Jon merely looked back at him in amusement. “That must really torque your ego,” he replied with a look of satisfaction. He didn't really dislike the younger feline, but Dante had been so self-assured of himself when they had all first arrived that Jon was enjoying the moment.
Dante seemed oblivious to the mountain lion's pleasure and looked back out the window. “You ain't woofing,” he said. Then with a snicker, he added, “or meowing, as the case may be with us!”
Jon snorted. “I've not felt the urge to meow at anyone once since we got the injections.” He looked again at his watch with a frown. “Listen, I don't really want to go, but it's about time for Aristotle's lecture on the colony chain of command in the common room. You going?”
“No, I think I'll skip that one and go take a nap. My lower back has been sore since my episode this morning.” Dante pushed off the grab rail and followed after his housemate. “I know cats are supposed to have limber spines, but mine felt like it was trying to tie itself into a knot!”
Jon felt a twinge in his knee and he winced from the sudden stab of pain. It was gone just as quickly as it came, so he continued into the corridor in the direction the anthro-wolves had gone.
“Although this weightlessness is supposed to help with the aches and pains,” Dante continued, “there are times I really miss having a soft mattress to squish into when I sleep.”
Jon couldn't argue with that. “I miss wrapping my arms around a pillow,” he remarked. “I've always slept with two, one under my head and the other up next to my chest.”
They reached the open pressure door into the common room, but Dante pulled up alongside him and whispered into the cougar's ear. “You could always wrap your arms around Kristen. I know she wouldn't mind.”
Jon suddenly reached out and grabbed the front of Dante's loose robe. Literally floating nose to nose with the tiger, he growled low in his throat. “Listen, I tolerate your chatter because you're part of the Cat House,” he said just loud enough for him to hear, “but mind yourself when you're talking to me. I like Kris, but not in that way – do you remember why?”
Dante swallowed, suddenly recalling that he was staring into the eyes of someone who had killed another. “Beeee-cause she's a… a Fur?” he squeaked. He did not move or even try to struggle out of Jon's grasp. He wanted to appear as non-threatening as he could to the angry mountain lion, so he lowered his ears and looked down at Jon's chin instead of into his eyes.
“Ah, so you do remember,” the cougar replied. “I don't care if she chose the same cat as me; you can stop trying to pair me up with her.”
“Yessir,” Dante replied automatically.
“Is there a problem, Mr. Sunset?”
Jon released Dante's robe and gently pushed him away with a fingertip. “No, Dr. Aristotle. No problem whatsoever,” he replied, looking across the room at the group of Furs bobbing in the air in front of the Canis Wing's physician.
“In that case, you may wish to join us. We are about to begin.”
“Coming,” Jon replied. Fortunately for Dante, the push had put him near a wall, so the tiger used the tips of his claws in the carpeted covering to pull himself to a grab rail. Aristotle glanced over at him when he passed the group and kept going toward the sleep chamber. By the time the physician had returned his attention to those gathered around him, Jon had joined them.
Kristen gave him a smile when he lightly grasped her shoulder to keep from floating on across the room. “What was that about?” she whispered as Aristotle began his lecture in a louder voice.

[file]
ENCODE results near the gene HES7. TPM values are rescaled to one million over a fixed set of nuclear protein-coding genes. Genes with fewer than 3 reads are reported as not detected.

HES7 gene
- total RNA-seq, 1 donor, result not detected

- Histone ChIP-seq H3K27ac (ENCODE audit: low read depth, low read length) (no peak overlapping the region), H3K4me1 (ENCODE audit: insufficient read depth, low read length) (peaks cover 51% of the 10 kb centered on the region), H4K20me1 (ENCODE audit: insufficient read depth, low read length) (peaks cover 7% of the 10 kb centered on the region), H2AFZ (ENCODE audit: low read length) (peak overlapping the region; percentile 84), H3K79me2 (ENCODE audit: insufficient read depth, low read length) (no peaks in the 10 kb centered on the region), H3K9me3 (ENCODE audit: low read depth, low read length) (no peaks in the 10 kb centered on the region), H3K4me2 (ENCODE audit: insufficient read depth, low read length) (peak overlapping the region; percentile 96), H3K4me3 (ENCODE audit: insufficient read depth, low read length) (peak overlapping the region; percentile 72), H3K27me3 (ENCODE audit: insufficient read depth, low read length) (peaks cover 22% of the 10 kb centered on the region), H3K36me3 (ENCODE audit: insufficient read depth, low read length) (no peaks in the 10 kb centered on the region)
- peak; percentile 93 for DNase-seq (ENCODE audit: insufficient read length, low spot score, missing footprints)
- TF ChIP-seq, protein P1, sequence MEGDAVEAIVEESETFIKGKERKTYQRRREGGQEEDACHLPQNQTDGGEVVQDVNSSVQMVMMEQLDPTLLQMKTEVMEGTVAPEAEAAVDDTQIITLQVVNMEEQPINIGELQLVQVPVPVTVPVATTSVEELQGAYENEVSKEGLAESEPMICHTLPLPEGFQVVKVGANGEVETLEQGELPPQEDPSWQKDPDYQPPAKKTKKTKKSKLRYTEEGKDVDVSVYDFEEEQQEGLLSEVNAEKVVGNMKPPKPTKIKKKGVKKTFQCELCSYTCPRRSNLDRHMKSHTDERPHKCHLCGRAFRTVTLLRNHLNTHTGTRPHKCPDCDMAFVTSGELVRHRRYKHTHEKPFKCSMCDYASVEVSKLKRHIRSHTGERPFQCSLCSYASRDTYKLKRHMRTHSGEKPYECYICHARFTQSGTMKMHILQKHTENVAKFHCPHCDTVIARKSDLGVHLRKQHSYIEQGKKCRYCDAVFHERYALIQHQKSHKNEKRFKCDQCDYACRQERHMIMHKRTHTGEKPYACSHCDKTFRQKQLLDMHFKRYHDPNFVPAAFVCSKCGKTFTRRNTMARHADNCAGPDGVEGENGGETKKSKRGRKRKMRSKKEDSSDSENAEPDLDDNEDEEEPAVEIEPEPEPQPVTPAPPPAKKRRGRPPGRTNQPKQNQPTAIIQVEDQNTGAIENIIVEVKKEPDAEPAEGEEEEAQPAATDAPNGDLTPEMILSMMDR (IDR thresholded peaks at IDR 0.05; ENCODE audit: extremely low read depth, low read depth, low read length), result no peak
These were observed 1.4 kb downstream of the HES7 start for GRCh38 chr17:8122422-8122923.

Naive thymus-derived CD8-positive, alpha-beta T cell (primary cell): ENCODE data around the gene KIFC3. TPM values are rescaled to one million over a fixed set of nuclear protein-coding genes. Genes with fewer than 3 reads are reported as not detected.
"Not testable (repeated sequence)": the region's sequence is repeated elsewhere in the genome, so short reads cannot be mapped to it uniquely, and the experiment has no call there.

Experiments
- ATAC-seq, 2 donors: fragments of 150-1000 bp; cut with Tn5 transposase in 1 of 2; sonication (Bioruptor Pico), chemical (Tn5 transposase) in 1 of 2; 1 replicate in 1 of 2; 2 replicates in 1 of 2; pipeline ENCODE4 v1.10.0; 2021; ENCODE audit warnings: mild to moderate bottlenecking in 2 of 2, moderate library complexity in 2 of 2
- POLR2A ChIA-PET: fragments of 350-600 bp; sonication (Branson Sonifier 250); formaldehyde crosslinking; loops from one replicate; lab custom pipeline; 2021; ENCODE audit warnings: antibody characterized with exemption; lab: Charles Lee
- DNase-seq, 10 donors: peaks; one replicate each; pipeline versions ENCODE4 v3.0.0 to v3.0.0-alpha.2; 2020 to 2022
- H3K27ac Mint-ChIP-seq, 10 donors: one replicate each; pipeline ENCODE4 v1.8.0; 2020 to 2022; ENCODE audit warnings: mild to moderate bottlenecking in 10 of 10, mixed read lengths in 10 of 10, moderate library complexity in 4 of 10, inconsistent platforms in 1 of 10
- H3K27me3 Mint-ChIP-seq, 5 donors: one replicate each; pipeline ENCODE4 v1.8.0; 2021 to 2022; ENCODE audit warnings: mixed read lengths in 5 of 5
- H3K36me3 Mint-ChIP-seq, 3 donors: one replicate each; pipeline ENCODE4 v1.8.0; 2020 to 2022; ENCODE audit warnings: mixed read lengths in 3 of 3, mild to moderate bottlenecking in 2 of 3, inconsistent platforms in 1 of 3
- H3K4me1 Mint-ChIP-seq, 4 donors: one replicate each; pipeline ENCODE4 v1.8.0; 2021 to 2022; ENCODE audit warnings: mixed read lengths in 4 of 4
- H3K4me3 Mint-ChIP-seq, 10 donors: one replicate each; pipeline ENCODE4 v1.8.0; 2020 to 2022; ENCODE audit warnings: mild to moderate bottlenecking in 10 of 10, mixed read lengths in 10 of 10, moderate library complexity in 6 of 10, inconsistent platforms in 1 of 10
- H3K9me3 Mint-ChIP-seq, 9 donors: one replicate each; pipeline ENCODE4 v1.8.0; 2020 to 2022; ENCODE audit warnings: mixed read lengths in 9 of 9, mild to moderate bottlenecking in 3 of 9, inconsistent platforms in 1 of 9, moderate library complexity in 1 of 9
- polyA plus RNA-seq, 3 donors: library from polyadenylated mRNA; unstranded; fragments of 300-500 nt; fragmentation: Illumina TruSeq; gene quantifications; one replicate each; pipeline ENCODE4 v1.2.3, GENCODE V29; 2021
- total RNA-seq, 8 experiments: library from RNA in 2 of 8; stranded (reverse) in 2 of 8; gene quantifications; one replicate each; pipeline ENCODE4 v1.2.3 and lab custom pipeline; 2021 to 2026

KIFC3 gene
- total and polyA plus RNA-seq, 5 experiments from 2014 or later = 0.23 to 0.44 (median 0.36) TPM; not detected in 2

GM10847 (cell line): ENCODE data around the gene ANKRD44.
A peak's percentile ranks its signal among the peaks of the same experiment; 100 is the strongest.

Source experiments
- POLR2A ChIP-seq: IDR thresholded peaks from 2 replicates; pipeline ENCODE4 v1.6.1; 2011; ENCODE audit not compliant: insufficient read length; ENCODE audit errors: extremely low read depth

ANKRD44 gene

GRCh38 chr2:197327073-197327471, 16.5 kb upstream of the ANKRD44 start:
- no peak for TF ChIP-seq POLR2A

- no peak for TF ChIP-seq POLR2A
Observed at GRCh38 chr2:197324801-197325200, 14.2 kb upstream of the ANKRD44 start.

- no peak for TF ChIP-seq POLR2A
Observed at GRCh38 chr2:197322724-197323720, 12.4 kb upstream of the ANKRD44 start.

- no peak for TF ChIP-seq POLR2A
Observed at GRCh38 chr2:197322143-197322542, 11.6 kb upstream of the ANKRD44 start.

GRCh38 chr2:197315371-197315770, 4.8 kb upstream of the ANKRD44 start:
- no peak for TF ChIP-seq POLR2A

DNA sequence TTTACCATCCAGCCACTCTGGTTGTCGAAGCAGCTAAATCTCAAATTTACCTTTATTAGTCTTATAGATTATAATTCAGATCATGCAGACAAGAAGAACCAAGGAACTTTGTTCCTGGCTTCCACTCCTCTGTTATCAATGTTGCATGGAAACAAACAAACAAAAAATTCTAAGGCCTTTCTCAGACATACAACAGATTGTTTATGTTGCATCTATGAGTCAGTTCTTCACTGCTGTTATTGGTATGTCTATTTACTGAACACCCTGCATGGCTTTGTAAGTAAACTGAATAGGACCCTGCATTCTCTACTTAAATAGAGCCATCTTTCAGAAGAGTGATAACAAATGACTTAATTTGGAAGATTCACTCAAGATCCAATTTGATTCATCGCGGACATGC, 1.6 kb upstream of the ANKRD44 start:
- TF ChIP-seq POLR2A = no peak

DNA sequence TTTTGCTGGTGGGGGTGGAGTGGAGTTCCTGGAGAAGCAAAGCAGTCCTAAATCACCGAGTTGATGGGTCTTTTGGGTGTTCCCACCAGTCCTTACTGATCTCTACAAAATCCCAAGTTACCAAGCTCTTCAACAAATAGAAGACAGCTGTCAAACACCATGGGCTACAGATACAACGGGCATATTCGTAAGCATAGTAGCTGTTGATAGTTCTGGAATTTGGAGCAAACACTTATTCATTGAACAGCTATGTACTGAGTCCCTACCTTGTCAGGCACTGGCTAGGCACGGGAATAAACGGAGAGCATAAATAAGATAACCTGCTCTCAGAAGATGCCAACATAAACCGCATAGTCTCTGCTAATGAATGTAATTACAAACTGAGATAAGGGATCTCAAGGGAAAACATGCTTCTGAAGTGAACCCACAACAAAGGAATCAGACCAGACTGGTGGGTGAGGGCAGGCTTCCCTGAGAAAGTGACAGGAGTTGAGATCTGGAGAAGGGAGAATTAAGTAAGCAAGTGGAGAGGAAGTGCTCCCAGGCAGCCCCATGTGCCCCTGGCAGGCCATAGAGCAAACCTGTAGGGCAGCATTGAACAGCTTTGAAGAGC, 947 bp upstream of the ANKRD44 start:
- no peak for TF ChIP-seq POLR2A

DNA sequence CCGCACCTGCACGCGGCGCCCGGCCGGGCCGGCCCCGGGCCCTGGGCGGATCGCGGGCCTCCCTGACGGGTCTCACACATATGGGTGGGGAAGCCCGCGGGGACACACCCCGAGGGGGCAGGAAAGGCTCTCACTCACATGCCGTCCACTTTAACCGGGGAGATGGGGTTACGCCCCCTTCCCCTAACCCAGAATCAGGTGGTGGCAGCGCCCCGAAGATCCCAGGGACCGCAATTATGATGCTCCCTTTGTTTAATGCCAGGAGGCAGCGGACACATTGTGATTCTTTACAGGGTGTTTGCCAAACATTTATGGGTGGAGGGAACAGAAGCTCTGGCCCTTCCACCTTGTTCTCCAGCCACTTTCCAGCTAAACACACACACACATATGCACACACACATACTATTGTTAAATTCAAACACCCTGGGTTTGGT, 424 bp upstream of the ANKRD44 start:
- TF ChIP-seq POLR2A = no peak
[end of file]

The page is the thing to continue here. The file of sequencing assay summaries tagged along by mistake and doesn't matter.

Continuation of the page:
“He hasn't gotten on my nerves in a while and decided he was behind on needling me,” was Jon's whispered response. He shifted his irritated gaze past her to the doctor and she merely shrugged. Ever since that night the botanist had given Dante an exhibition in the shower room, she had thought a little more fondly of the man she used to think of as oily.
Remembering that night also reminded her of Jon's rejection of her willing offer. Kristen frowned and sighed inwardly, but then shook herself. Thinking perhaps he might accept contact that was not quite so intimate, she reached over and simply threaded an arm around one of his. Almost immediately, he extracted his arm without looking at her, keeping his attention on the start of the lecture.
“The chain of command in a colony probably does not sound like an important issue to you right now,” Aristotle was saying, “but even in a small group trying to survive out in the wild, it is necessary to know ahead of time who it is you can turn to in a crisis. Every settlement has its leader established before the colony ship ever sets out from Earth. This leader is appointed by Stockholm, so the position is not up for a vote by the colonists, but the leader is free to choose his or her own second-in-command. Now, in the event that the leader is incapacitated….”
The pain was intense, nerves throughout his body feeling like primer cord that had been set on fire. This agony was not centralized at any particular spot in his system, but was all over, through all places within that had nerve endings. Jon's eyes were squeezed tight, but tears leaked out onto his cheek fur while he gnashed feline teeth. Even his hide seemed to be on fire, so that anything that touched a hair of his fur triggered waves of torment.
The mountain lion thrashed around, kicking the sides of his sleeping capsule with extended toe claws, shredding the padding material that expelled insulated fluff out into the weightless environment.
His throat constricted tightly, suddenly leaving precious little passage for air and he clawed at his neck frantically in some effort to get oxygen to his brain. He couldn't cry out for help, so he pounded on the wall of his capsule in a weakened attempt to draw someone's attention.
Sparkles appeared before his eyes and some part of him knew that his brain was dying from lack of oxygen combined with the burning hellfire raging throughout his body. He wanted nothing more than a release from searing agony, but even as he died, the torment only intensified.
The muscles of his throat finally released their choke hold and he gulped in great gasps of air. His lungs full, he cried out shrilly in a voice that was far from human, a cougar's scream rending the night as transforming tendons and blood vessels throughout his body were shredding in a tremendous eruption.